• If the chipped tooth is causing you pain take an over-the-counter pain medication, like Tylenol. Always follow the directions on the label.
  • You should also rinse your mouth with lukewarm saltwater, as this will help prevent an infection from setting in.
  • If your chipped tooth has a sharp edge, cover it up with a piece of wax to prevent it from cutting you cheek, tongue, or lip.
  • If you have to eat, make sure you eat soft foods and don’t bite down on the chipped or broken tooth.

Treatment Options for a Chipped Tooth

  • Dental Filling and Bonding – If you only have a small chip in your tooth, Drs. Kim, Eash, Massabni, Lee, and Mulay will probably fix it with a filling. If it is a front tooth, we may bond the tooth using a tooth-colored compound.
  • Dental Crown or Cap – If you broke a large piece of your tooth, we may grind the remaining part of your tooth and put a crown or cap on it.
  • Dental Veneers – If you chipped or broke your front tooth then choosing a dental veneer may be your best choice. It will make your tooth look completely normal.
  • Root Canal – If you cracked your tooth and the center (pulp) of the tooth is exposed and infected, you will need a root canal. If the center of your tooth is exposed, it becomes vulnerable to bacteria that will cause your tooth to abscess.

Chipping or breaking your tooth is never a good thing, and you should always call our Milford, MA, office right away. The sooner you get your tooth repaired the less likely you are to have any problems with it.

Ease up on your gums — don’t brush your teeth too hard!

October 11th, 2017

A lot of patients go at their teeth like they were sanding an old floor—that is to say, way too hard! Brushing too hard is probably the most common mistake patients make in their oral care routine, and it can be detrimental to the gums and teeth.

What can brushing too hard cause?

  • Receding gums
  • Bone loss around teeth
  • Loss of teeth
  • Tooth sensitivity, especially to hot and cold
  • Worn down enamel

Brushing too hard wears away at your gums, which can lead to the neck of the teeth being exposed. This part of the tooth isn't covered by hard enamel like the rest of the tooth and hence the soft inner layer, or dentin, is exposed. Dentin is very sensitive to hot and cold and much more susceptible to bacterial decay. Once the gums recede due to improper brushing, it’s usually irreversible.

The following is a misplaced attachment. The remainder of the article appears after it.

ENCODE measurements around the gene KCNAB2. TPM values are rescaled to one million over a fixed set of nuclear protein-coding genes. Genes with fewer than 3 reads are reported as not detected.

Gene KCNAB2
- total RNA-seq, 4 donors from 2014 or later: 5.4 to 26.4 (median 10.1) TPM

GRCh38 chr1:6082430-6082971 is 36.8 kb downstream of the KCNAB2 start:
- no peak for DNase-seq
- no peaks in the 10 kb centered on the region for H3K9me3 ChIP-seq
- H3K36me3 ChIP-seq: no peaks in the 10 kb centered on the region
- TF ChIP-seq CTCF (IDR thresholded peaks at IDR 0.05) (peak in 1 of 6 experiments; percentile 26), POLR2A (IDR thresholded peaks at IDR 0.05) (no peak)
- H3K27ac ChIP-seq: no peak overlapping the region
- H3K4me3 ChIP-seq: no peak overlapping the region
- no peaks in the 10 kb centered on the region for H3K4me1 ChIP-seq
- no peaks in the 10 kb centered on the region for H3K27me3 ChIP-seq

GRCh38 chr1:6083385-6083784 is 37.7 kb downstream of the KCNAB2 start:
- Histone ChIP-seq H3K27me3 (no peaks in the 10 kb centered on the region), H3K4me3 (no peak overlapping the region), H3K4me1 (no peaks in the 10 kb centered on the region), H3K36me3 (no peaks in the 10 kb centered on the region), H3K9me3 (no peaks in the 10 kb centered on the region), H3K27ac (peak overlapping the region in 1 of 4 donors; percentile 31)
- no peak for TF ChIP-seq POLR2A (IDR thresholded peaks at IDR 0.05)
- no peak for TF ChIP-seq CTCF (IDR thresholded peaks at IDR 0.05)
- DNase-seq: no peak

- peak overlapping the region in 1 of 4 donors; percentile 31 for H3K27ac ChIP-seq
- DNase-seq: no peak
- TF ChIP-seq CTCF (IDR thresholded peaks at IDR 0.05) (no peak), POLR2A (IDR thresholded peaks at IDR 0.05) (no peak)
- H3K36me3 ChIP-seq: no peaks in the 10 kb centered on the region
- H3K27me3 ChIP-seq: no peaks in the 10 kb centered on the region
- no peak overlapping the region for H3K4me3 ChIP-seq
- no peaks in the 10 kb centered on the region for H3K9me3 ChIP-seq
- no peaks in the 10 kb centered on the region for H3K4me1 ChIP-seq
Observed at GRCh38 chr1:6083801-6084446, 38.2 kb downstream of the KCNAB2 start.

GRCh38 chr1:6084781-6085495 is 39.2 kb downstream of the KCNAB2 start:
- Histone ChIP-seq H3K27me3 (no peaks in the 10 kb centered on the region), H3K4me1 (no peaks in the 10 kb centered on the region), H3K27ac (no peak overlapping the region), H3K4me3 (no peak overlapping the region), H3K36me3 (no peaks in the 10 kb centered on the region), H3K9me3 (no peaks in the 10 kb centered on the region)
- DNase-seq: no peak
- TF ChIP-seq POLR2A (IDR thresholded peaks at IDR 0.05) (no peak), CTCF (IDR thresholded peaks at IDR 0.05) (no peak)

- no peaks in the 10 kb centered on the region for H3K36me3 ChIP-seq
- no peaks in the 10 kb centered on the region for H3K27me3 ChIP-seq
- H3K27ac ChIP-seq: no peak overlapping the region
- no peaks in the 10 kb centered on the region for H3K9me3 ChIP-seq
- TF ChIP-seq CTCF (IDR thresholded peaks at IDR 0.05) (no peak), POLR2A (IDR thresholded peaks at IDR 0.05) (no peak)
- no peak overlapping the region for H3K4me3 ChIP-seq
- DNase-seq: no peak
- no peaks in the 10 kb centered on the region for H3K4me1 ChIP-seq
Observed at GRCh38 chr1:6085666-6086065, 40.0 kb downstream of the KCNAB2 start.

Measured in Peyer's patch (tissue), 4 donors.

How to brush your teeth properly

You know you're supposed to brush your teeth twice a day, so why not do it right? First and foremost, you should only ever brush with a soft bristled brush—not medium or hard—unless directed otherwise by our doctors. Unless you have braces or specific oral health issues, brushing twice a day for two minutes is usually plenty.

The main purpose of brushing is to remove plaque from your teeth and gums. Plaque is actually soft and is a buildup of bacteria, saliva, and food debris. You really don't need to brush hard to remove it, just make sure you aim your toothbrush at the gum line (where plaque grows) and brush in small circular motions, never a back-and-forth motion.

It's also wise to hold your toothbrush gently. People tend to brush harder the tighter they hold their toothbrush.

Still have questions about proper tooth brushing technique or gum health? Ask any staff member during your next visit; we'd be happy to help!

Questions, questions…

October 6th, 2017

When beginning orthodontic treatment, most patients ask our team a lot of questions about what to expect, while others choose to just "go with the flow" and leave it to us to build for them a beautiful smile. And for our team at Milford Smiles, that's understandable.

But for those who do ask questions, two of the ones we frequently hear are "Will my braces hurt?" and "How long will these be on?"

We explain to our patients that despite what they've heard, braces do not hurt when they're initially put on. Yes, you will experience soreness after your braces are placed and when your teeth start to move. Too often, our patients hear horror stories about how much it hurts to get the braces on, so they tend to over-worry. The truth is, after their braces are on, almost all patients say "that's it?" because it's actually easy and painless!

At Milford Smiles, we answer most of your other questions during your initial exam. When a patient visits our office for the first time, we give him or her a time estimate of how long it will take to achieve their ideal smile. All other questions are answered at the bonding appointment when the braces are placed. We cover all the topics, everything from eating to brushing with braces, but we also know that after your initial appointment, it's natural for you to have questions about your or your child's treatment. And we are always here for you; we are thorough and always try to answer any questions or concerns you may have. As a patient, that's one thing you never have to worry about. You will always know what's going on throughout your orthodontic experience.